background-attachment on any element

Tricky browser compatibility problems

As soon as you use background-attachment on elements other than the body, browser compatibility will deteriorate very rapidly. This page tries to bring some order into the chaos. Unfortunately it doesn't offer cross-browser solutions because there aren't any.

My original problem was that I had a div with a background image and overflow: auto. When the user scrolled this overflowing div, I wanted the background image to remain in its initial position. This cannot be done in a cross-browser compatible way.

I want the same options for overflowing divs with background images as for the body:

  1. Either I allow the image to scroll with the div
  2. Or I fix the image relative to the div.

W3C offers a third option, which until very recently I didn't appreciate because nobody made clear why this was a unique solution.

The spec

Part of the problem lies in the CSS specification itself, which gives only two options. W3C says:

'background-attachment'
If a background image is specified, this property specifies whether it is fixed with regard to the viewport ('fixed') or scrolls along with the document ('scroll').

background-attachment: scroll

Explorer Mac, Mozilla (1.6+), Opera and Safari follow the spec.

Example of background-attachment: scroll.

The background image scrolls along with the document. Since scrolling a div is not scrolling the document, the background image of my div with overflow: auto shouldn't react.

scroll does not mean: let the image scroll with the element. Nonetheless Explorer Windows and Mozilla interpret it as such. I can sympathize, I'd like to have a value that allows the image to scroll.

background-attachment: fixed

Example of background-attachment: fixed.

On elements other than the body, this value does not what one expects. The background image is fixed, not relative to the element but relative to the entire window. To the uninitiated, the effect can be quite startling.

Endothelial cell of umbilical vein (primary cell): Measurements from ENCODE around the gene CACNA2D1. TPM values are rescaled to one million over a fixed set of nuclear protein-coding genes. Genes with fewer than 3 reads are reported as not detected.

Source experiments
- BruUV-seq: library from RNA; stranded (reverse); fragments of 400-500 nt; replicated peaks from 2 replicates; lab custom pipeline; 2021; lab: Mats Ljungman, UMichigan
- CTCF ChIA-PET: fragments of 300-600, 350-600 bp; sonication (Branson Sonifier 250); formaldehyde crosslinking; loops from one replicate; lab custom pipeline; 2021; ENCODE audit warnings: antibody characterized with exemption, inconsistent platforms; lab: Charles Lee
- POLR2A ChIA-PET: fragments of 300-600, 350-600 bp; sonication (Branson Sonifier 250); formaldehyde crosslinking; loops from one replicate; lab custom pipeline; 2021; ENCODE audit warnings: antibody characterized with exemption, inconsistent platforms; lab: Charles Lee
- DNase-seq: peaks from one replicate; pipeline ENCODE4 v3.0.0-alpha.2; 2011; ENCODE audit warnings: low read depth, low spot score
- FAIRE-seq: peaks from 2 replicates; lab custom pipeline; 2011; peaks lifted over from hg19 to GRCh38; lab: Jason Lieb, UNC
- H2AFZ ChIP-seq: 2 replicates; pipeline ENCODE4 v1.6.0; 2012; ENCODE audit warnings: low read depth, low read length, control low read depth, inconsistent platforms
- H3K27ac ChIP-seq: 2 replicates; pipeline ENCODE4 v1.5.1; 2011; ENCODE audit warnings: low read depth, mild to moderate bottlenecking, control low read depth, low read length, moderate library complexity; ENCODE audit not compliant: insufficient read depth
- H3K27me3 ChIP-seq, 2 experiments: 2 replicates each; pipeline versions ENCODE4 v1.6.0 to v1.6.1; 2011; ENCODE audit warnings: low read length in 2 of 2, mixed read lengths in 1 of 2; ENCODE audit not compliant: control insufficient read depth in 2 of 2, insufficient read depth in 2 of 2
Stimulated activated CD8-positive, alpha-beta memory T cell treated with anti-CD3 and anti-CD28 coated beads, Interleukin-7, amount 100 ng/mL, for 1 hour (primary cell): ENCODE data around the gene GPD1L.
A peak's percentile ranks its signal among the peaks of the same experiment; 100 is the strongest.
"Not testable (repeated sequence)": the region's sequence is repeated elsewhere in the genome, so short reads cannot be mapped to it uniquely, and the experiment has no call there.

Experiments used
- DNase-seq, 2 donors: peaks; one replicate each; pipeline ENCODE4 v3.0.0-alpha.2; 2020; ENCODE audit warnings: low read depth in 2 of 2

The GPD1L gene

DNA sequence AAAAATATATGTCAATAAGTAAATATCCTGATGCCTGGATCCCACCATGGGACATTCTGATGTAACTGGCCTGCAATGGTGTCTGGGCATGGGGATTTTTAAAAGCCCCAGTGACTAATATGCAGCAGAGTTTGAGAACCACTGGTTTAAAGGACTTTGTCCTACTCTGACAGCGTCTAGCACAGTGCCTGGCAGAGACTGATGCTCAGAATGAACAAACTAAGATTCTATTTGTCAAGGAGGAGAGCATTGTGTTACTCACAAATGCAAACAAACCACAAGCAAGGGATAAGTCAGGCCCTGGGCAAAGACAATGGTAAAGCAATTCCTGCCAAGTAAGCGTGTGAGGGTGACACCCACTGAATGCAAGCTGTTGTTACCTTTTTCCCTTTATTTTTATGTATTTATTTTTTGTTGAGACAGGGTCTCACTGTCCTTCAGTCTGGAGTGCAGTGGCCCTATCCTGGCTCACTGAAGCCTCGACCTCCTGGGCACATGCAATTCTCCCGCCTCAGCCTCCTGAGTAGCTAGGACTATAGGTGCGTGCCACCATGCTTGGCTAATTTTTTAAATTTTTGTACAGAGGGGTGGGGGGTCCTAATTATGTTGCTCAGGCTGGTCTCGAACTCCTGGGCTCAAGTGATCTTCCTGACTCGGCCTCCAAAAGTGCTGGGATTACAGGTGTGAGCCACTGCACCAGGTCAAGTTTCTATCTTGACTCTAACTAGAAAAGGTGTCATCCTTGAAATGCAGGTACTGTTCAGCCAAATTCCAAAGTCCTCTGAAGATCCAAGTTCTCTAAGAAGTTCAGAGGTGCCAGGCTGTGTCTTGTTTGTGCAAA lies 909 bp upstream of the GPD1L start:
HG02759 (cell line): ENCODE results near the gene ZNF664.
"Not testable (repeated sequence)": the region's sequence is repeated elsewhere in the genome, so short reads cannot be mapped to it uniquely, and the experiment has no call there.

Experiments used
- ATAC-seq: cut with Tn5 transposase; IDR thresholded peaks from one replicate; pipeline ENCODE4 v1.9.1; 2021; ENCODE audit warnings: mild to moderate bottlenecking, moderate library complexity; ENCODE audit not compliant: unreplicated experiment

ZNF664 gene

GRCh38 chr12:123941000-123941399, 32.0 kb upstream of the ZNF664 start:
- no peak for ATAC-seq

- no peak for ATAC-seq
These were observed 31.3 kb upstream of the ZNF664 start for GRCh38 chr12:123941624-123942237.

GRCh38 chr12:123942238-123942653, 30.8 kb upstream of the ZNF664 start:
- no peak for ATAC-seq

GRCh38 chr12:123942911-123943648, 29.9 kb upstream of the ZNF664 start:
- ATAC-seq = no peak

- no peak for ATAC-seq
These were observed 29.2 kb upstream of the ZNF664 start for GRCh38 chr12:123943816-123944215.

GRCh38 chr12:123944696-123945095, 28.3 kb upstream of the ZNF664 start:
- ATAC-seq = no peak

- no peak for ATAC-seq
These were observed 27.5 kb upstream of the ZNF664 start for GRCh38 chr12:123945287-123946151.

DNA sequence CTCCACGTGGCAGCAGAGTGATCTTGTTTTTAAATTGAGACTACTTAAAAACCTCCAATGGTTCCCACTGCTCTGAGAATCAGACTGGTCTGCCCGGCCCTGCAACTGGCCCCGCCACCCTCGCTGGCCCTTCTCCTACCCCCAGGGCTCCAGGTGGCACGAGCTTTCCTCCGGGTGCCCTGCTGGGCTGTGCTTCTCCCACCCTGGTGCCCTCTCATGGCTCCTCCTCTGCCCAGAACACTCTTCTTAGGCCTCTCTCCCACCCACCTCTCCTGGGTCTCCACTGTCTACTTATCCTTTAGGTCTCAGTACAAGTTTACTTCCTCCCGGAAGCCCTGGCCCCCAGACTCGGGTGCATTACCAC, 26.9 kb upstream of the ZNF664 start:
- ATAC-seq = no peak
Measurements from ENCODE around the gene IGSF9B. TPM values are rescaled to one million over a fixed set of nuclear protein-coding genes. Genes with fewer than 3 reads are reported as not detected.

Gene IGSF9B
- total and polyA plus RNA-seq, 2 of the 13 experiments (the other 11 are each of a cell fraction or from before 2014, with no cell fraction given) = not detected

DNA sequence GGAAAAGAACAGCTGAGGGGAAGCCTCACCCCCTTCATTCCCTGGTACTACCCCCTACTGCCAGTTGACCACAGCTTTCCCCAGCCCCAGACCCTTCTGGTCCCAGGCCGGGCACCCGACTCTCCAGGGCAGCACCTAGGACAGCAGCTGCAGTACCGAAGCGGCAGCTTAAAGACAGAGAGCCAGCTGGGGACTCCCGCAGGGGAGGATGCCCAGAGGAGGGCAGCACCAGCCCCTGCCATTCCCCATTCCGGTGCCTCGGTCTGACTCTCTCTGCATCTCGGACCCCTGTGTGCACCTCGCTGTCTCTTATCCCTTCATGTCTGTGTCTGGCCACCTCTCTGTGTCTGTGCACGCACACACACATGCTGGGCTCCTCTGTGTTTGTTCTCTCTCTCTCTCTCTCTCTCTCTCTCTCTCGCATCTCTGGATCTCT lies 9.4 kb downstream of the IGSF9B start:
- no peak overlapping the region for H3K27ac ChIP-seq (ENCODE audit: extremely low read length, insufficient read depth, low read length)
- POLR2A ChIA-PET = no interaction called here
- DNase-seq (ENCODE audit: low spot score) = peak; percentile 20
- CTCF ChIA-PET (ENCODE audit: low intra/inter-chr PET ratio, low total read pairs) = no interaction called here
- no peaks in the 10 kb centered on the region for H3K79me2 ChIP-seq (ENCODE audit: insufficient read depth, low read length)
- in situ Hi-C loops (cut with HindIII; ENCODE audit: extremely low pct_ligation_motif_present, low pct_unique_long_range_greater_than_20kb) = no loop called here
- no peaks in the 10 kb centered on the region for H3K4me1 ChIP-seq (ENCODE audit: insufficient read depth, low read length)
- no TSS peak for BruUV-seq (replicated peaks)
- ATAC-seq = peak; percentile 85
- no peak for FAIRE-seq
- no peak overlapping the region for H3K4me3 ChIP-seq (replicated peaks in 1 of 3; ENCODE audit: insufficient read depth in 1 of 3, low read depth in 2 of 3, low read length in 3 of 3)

The point of W3C's specification is that it allows you to retain a Complex Spiral-like effect even when the div moves relative to the window, for instance because it has a margin-left: 40% and the user resizes the window.
See my example to understand the point.

Three values

In my opinion the background-attachment property of elements other than the body should have three values, not two:

  1. Background scrolls with the element.
  2. Background is fixed relative to the element.
  3. Background is fixed relative to the window.

Browsers have to accomodate these three options with only two values for background-attachment, so they have to drop one. The result:

  1. Explorer Mac, Opera and Safari have dropped the first option.
  2. Mozilla has dropped the second option.
  3. Explorer Windows has dropped the third option.

Update: Mozilla 1.6 has switched to the IE Mac/Opera/Safari model. Incompatibility has lessened.

This leads to the following incompatibility soup:

Effect Explorer 5 Windows Explorer 6 Windows Explorer 5.2 Mac Mozilla 1.6 Safari 1.0 Opera 7.50
Scrolls
Scrolls with element
scroll scroll Not possible Not possible Not possible Not possible
Fixed to element
Fixed position relative to the element
fixed fixed scroll scroll scroll scroll
Fixed to window
Fixed position relative to the window
Not possible Not possible fixed fixed fixed fixed

Note that scroll is the default value so you can leave it out altogether.

solution: none

None of the three possible effects can be coded cross-browser. The value scroll seems safest to me: all browsers display some sort of nice effect.

If you want to use W3C's fixed you'll have to accept that Explorer Windows doesn't show it as intended.